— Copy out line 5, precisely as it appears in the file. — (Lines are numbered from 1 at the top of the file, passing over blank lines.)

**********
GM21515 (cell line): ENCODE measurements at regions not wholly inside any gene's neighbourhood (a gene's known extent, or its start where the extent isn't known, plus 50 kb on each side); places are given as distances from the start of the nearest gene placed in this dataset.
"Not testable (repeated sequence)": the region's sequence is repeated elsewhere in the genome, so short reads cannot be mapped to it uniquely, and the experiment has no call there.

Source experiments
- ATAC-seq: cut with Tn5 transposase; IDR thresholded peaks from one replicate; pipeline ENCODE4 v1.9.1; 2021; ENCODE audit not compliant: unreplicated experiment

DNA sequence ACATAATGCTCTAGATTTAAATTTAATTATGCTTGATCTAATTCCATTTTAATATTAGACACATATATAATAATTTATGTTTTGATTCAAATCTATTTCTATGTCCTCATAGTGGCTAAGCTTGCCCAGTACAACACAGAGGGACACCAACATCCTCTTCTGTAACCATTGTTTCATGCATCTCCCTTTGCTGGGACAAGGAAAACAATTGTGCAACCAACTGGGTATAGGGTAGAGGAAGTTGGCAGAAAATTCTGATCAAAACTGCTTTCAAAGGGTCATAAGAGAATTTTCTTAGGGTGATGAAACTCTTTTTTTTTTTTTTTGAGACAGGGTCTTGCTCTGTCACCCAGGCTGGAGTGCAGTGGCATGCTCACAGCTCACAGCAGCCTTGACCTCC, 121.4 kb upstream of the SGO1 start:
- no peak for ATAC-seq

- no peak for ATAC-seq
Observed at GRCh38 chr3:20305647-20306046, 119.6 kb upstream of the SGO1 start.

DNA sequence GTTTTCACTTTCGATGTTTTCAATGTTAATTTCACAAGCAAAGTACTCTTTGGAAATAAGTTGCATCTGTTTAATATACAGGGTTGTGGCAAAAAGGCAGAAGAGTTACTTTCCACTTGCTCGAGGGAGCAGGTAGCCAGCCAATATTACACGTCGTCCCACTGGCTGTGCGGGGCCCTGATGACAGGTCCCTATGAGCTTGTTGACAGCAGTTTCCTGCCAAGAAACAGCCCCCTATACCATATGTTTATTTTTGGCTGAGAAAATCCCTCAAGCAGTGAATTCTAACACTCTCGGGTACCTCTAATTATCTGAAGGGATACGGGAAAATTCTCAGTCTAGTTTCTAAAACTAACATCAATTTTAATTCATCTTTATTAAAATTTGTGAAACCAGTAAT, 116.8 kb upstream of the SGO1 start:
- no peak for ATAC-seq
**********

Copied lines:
DNA sequence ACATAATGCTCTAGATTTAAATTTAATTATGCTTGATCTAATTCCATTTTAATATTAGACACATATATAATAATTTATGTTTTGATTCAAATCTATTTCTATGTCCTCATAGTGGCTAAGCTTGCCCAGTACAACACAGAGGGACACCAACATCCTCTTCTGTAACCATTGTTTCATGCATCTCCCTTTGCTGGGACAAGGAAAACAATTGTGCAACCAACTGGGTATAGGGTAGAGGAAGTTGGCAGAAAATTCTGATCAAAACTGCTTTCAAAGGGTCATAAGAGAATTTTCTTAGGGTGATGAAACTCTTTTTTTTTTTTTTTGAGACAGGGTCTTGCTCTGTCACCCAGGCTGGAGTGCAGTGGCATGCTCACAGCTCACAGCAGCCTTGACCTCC, 121.4 kb upstream of the SGO1 start: